As an observer, I was free to talk with many of the Democrat activists present, and was pleased to greet Reuben Kantor, founding member of the JP Progressives, who is organizing Wards 19 & 11 on behalf of Jay Gonzalez, candidate for Governor. Gathering signatures was Clerk of Court Maura Hennigan, from whom I gladly accepted a nomination sheet to complete in my spare time. Also in attendance was Mike Capuano, Jr., speaking on behalf of his father, U.S. Representative Mike Capuano, who is being challenged by Boston City Councillor Ayanna Pressley in the 7th Congressional District. I was happy to introduce my sister to Henry Vitale, Executive Director of the Boston Water & Sewer Commission. As she was hosting guests from South Africa that weekend, the topic of conversation quickly turned to the water shortages in Cape Town. When it came time for the official business to begin, Karen Payne of Roslindale, co-Chair of Ward 19, explained the caucus process and maintained efficient order.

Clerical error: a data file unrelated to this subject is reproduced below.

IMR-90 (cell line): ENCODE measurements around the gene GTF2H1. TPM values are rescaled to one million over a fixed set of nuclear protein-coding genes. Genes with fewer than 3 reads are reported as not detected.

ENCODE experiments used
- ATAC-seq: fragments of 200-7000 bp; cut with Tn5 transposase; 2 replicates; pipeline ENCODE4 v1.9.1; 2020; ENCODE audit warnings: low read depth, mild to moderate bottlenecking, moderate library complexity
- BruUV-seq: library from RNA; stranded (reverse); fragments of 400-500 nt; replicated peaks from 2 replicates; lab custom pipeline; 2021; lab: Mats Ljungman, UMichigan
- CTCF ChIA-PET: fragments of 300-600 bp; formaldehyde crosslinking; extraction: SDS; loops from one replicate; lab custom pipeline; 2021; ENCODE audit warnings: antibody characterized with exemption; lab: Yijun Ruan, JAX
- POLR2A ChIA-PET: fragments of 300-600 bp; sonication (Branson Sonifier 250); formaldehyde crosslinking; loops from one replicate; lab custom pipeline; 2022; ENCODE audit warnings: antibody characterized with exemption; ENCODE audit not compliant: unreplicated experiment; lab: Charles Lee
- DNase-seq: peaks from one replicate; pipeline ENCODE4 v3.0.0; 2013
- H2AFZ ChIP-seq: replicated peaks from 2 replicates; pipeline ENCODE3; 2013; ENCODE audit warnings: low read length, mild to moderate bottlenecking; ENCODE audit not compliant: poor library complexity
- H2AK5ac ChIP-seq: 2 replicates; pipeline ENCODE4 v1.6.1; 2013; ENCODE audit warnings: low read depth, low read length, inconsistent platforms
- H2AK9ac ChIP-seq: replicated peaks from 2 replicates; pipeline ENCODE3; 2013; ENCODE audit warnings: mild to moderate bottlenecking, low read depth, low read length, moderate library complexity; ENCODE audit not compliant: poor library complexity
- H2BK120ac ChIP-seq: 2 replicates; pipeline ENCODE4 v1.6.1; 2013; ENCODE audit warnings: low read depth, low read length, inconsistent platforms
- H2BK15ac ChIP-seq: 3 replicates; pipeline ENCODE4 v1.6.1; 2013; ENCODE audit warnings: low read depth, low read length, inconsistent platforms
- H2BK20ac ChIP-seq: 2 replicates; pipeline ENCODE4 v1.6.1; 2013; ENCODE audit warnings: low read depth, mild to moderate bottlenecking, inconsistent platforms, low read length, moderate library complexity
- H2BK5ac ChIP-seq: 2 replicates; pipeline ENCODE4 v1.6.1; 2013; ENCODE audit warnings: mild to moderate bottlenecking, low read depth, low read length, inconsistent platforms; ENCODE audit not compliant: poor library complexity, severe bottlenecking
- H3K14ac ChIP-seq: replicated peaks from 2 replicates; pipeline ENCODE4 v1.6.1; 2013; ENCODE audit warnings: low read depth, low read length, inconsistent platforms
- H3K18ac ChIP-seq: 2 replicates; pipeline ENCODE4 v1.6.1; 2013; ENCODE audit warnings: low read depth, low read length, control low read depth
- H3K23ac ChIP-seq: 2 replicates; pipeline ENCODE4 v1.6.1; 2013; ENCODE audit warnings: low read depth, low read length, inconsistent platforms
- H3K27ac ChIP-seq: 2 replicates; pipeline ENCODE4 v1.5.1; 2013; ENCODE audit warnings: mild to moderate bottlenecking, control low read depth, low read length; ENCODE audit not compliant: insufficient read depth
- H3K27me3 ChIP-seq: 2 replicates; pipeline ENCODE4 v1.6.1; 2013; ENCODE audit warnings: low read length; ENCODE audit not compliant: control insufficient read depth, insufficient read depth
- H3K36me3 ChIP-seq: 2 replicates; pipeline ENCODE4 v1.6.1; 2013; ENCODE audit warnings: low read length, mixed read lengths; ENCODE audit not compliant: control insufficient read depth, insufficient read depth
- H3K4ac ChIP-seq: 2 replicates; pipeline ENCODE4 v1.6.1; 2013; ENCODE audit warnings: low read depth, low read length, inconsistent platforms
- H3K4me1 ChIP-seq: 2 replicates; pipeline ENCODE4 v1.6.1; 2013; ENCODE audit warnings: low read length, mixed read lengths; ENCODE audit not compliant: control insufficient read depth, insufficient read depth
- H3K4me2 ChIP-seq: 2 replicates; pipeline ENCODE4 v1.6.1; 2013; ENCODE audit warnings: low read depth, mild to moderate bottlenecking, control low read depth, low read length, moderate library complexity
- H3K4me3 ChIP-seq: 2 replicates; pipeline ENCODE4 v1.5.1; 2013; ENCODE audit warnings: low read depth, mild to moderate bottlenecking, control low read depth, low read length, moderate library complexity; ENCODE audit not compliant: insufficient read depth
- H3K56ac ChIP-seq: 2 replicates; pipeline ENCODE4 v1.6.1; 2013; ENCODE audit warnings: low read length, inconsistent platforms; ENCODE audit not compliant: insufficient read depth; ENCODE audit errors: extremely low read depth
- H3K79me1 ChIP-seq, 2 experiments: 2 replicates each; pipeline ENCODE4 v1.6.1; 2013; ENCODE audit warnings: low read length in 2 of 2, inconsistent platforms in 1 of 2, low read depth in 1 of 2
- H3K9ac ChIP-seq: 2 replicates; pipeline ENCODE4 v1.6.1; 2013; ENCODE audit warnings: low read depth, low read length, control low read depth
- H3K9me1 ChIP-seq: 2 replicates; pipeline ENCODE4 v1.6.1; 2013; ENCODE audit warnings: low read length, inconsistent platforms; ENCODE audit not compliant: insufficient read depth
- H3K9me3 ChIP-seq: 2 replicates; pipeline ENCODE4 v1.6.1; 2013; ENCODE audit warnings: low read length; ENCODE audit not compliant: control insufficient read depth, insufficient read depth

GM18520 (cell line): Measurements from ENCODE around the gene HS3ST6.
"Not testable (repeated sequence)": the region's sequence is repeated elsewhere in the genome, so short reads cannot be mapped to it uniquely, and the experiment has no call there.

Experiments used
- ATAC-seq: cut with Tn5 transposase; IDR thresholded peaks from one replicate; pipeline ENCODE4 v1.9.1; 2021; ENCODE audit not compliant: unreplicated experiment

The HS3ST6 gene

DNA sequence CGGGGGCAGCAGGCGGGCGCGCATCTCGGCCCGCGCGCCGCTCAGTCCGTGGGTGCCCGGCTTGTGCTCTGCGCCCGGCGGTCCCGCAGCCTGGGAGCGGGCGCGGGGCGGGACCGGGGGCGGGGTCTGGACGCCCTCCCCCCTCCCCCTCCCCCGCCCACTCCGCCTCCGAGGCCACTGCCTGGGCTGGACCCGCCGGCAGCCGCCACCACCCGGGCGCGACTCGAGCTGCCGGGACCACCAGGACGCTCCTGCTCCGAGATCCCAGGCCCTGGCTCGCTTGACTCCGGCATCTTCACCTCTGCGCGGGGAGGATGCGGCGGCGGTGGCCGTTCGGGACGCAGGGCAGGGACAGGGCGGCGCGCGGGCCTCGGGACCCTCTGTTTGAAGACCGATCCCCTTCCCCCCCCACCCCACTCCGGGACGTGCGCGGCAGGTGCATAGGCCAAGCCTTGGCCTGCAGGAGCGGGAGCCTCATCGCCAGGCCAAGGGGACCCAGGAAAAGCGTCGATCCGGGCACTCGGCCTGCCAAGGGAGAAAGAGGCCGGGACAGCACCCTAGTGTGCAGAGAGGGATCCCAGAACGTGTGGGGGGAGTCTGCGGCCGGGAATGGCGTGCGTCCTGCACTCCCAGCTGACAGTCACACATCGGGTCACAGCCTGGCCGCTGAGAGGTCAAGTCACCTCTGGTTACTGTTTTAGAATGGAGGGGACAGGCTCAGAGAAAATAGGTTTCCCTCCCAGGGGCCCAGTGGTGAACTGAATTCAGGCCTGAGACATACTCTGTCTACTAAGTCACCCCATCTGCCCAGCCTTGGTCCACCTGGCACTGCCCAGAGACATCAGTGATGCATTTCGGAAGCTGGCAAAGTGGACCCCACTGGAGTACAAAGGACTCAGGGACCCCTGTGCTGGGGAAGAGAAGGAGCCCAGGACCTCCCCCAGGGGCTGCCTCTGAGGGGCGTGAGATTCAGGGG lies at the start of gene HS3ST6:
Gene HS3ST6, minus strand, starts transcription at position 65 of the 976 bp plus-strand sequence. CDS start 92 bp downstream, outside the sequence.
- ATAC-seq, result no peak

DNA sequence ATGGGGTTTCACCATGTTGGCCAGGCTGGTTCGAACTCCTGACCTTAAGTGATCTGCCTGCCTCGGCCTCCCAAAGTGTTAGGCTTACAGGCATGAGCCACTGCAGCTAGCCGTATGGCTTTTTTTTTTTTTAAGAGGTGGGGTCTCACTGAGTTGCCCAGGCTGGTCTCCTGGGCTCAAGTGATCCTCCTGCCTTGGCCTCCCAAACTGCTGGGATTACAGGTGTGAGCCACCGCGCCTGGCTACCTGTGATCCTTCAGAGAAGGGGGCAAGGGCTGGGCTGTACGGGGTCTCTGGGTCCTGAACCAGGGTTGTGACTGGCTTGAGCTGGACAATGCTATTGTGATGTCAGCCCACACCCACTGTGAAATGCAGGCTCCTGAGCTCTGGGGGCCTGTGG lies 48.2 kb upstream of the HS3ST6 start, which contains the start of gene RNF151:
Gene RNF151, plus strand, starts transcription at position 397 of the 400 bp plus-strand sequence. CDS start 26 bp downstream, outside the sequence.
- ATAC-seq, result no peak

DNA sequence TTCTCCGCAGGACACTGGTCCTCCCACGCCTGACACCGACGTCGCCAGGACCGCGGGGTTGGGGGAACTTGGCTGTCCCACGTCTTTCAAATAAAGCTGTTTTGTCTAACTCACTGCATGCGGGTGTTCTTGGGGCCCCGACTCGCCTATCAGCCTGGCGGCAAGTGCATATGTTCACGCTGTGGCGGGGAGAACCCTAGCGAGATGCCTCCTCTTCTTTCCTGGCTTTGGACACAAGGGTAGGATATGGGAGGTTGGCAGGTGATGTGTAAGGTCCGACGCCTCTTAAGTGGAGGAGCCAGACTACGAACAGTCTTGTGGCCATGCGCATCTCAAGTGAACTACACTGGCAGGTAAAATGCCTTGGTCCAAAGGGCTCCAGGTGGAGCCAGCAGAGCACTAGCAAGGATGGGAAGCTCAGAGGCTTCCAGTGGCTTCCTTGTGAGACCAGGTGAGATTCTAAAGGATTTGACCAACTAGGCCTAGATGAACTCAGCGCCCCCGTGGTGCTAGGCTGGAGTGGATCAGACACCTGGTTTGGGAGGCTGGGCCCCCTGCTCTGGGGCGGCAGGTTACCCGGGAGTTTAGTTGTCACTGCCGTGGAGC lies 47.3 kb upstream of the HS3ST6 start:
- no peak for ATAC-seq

According to caucus rules, those who wish to vote or run for delegate must be present at the caucus site by a certain time. Any resident of the ward who is in line at that time is allowed to register and to vote and/or run: at many caucus locations, these individuals are then given a sticker to wear, to distinguish them from guests and campaign activists present. In some places, non-participants are asked to sit or stand in a separate area of the room, in order to facilitate a smooth election. At each stage of the voting, ballots are given only to those attendees with a sticker, and the total number of eligible voters is known in advance: there can be no “stuffing” of the ballot box. A caucus is the most basic and “democratic” form of modern electoral process: similar to the Athenian variety, in which citizens gathered in the ecclesia, or popular assembly, to discuss the issues of the day.